People with Down syndrome are the most likely of all vaccinated adults to die from COVID-19, new research suggests.

Those with the chromosomal disorder have a 12-fold increased risk of death if they contract the coronavirus after receiving at least one vaccine dose, according to findings published in the British Medical Journal this month. That’s a higher risk than any other group.

The study looked at medical records for 6.9 million vaccinated adults in the United Kingdom, 5.2 million of whom received two vaccine doses. There were 2,031 deaths from COVID-19 and 1,929 hospital admissions related to the virus in those studied. Only 81 of the deaths and 71 of the hospitalizations occurred at least 14 days after the second vaccine dose.

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Researchers used a tool they developed called QCovid to establish cumulative risk scores for hospitalization or death from COVID-19 for different groups. The tool factors for age, sex, ethnic group and the rate of COVID-19 infections.

In addition to people with chronic disorders like Down syndrome, other groups with elevated odds for hospitalization and death after vaccination include those who are immunosuppressed as a result of chemotherapy, a recent bone marrow or solid organ transplant, the study found. Individuals with HIV/AIDS, those living in congregate settings and people with neurological disorders, including dementia and Parkinson’s disease, are also in the highest risk group.

Overall, there were very few hospitalizations or deaths in people studied who were at least 14 days past their second vaccine dose. Accordingly, the researchers said they do not have enough data to say definitively whether the trends identified in the study will persist.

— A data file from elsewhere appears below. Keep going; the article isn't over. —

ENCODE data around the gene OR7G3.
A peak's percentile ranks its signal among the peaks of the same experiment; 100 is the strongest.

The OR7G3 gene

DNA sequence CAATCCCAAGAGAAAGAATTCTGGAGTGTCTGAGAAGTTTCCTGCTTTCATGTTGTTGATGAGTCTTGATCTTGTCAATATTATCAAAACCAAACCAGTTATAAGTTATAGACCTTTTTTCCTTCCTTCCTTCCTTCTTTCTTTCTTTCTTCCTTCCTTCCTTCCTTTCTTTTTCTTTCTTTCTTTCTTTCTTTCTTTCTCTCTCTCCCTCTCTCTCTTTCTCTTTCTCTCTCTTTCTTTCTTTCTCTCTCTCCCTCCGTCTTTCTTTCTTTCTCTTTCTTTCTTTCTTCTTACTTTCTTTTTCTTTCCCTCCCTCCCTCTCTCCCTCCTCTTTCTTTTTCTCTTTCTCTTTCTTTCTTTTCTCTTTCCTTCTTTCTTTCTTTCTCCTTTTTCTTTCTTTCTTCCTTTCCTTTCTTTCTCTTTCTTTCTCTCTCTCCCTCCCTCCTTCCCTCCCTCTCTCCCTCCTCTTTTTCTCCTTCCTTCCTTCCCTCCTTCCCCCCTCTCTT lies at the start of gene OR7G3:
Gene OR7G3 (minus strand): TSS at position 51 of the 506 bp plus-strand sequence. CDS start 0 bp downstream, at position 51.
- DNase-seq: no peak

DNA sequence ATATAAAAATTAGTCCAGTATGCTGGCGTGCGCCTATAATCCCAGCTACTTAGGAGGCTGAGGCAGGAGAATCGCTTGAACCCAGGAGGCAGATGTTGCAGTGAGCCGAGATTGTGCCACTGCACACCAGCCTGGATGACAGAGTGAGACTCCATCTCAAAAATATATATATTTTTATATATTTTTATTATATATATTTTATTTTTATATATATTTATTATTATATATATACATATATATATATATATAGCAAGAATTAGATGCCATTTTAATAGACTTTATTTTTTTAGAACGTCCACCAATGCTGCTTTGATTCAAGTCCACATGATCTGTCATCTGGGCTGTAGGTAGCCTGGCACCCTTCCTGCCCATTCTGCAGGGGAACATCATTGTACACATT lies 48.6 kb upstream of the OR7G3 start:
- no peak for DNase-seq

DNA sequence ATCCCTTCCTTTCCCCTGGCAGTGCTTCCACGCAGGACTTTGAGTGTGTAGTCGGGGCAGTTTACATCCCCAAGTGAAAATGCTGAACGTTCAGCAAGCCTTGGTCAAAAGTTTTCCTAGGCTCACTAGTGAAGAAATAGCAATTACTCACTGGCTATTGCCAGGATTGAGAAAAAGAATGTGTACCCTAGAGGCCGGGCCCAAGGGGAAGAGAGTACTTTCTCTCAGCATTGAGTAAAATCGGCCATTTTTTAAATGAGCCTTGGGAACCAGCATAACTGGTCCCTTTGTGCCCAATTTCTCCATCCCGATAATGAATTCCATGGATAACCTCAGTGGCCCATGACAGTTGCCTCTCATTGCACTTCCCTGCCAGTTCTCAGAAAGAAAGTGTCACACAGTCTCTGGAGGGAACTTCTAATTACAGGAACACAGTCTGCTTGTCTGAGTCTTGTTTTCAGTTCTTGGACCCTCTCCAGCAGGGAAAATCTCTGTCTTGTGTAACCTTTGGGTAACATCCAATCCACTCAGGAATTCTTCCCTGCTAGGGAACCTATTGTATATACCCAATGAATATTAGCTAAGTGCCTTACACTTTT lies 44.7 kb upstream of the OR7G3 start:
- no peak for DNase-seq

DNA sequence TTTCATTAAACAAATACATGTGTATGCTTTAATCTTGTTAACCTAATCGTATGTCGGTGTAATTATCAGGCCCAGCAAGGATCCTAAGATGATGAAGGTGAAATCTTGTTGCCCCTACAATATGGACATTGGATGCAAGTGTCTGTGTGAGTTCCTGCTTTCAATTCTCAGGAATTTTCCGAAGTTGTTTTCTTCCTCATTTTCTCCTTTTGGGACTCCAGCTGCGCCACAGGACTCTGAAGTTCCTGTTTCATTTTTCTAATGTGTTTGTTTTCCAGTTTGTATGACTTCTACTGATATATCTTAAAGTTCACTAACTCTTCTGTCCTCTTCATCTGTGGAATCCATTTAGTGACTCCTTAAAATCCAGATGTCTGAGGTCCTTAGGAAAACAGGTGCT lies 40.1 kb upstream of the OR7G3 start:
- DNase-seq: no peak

Nonetheless, the data offers guidance on who is likely to face the most risk following vaccination, they said.

“This enormous national study of over 5 million people vaccinated with two doses across the U.K. has found that a small minority of people remain at risk of COVID-19 hospitalization and death,” said Aziz Sheikh of The University of Edinburgh who worked on the study.

Sheikh said the findings could help identify people who might benefit most from interventions like vaccine boosters and monoclonal antibodies, a treatment that can help prevent the most severe disease progression.

In addition, Julia Hippisley-Cox of the University of Oxford, who led the study, noted that the findings might also help people better assess their own situation.

“Individual risk will always depend on individual choices as well as the current prevalence of the disease, however we hope that this new tool will help shared decision-making and more personalized risk assessment,” she said.